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Improving yield strengthening Symbiosis

The recent discovery of PDR1, protein involved in mediating plant symbiosis with fungi, opens new opportunities to manipulate plant yield.

 

About 80 per cent of terrestrial plants have symbiotic relationship with soil fungi. The fungi provide the plant with water, important nutrients like phosphate and nitrate, and certain trace elements like zinc; the plant, on the other hand, supplies the fungus with carbohydrates. It is assumed that plants were only able to migrate onto land 400 million years ago thanks to this symbiosis.


The formation of this symbiosis is a strictly regulated process that the plant activates in low nutrient levels. The roots release the hormone strigolactone, which is detected by the fungi. The fungal hyphae grow towards the roots, penetrate the epidermis and isolated passage cells, and enter the root cortex. There, the fungal hyphae form tiny branch-like networks, which resemble little trees (arbusculum) and gave the symbiotic relationship its name: vesicular-arbuscular mycorrhizal symbiosis.


Exactly how strigolactones are released into soil from roots and how the fungi find the specialized entry points have now been discovered by team of plant biologist at the University of Zurich (Switzerland) in collaboration with Wageningen (Netherlands). The research group published in Nature (Nat. 7 March 2012) ‘A petunia ABC transporter strigolactone-dependent signalling and branching’ where they demonstrated how strigolactones are released into the soil from the roots and how fungi find the specialized entry points into the soil.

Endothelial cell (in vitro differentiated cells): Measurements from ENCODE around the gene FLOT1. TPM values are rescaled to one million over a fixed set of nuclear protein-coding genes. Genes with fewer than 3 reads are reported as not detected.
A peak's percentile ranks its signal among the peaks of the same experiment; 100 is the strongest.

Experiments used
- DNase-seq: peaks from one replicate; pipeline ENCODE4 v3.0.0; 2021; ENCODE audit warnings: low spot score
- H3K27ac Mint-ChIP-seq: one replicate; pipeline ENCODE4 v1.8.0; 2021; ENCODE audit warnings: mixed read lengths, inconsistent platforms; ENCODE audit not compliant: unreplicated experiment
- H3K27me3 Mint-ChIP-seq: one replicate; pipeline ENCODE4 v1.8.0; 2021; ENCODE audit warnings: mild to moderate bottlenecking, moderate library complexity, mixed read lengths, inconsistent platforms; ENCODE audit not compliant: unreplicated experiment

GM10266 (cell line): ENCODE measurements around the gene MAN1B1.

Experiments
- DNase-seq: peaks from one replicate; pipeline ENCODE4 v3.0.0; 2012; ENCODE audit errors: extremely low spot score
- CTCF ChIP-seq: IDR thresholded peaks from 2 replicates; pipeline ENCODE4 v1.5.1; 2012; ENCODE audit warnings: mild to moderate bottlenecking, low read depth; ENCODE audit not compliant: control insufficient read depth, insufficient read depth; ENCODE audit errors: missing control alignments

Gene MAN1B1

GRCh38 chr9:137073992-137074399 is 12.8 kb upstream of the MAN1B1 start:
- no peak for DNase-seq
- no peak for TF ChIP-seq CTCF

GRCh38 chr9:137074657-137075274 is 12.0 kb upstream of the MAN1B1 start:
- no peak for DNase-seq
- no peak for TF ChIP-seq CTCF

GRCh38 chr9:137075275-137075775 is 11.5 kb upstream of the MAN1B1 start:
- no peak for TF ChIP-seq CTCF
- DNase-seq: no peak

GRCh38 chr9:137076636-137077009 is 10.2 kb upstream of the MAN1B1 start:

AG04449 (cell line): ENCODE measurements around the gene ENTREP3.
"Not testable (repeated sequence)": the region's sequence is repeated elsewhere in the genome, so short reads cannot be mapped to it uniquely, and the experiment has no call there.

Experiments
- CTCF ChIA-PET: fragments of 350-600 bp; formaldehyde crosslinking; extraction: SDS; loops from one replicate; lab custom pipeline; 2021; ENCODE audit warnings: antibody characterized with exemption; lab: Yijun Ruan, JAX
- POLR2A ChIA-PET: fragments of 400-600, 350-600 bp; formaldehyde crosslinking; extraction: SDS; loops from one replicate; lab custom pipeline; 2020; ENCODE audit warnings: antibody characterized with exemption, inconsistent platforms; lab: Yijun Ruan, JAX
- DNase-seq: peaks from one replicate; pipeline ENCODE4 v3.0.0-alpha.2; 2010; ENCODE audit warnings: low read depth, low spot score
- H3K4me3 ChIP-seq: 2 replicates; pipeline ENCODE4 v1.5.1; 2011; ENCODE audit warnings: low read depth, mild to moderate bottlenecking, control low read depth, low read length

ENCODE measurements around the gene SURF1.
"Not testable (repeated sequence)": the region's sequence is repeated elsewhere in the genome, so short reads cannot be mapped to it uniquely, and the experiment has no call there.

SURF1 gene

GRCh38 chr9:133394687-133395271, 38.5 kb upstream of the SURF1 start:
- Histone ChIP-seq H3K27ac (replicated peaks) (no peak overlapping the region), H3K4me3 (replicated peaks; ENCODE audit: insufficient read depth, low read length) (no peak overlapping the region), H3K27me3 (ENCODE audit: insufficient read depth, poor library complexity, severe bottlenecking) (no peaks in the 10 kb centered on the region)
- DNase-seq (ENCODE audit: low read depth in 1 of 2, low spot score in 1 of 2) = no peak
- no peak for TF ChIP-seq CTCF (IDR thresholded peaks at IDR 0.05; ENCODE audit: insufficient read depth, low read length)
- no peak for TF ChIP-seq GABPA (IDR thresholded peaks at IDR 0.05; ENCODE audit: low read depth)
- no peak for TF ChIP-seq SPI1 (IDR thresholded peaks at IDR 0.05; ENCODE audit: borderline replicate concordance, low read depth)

Their results showed that petunia hybrida ABC transporter - PDR1 - is expressed more highly in a low nutrient content in order to attract more symbiotic fungi, which then supply more nutrients. When the researchers used pdr1 mutants, defective in striglocane exudation from roots, resulted in reduced symbiotic interaction. On the other hand, overexpression of PDR1 resulted in increased tolerance to high concentrations of concentrations of a synthetic strigolactone, consistent with increased export of strigolactones from the roots.


In conclusion, PDR1 not only points the way to better harvest but also a new tool for weed control.

 

You can find the full research paper at: http://www.nature.com.ezproxy.webfeat.lib.ed.ac.uk/nature/journal/vaop/ncurrent/full/nature10873.html

and press release at:

http://www.mediadesk.uzh.ch/articles/2012/petunie_en.html

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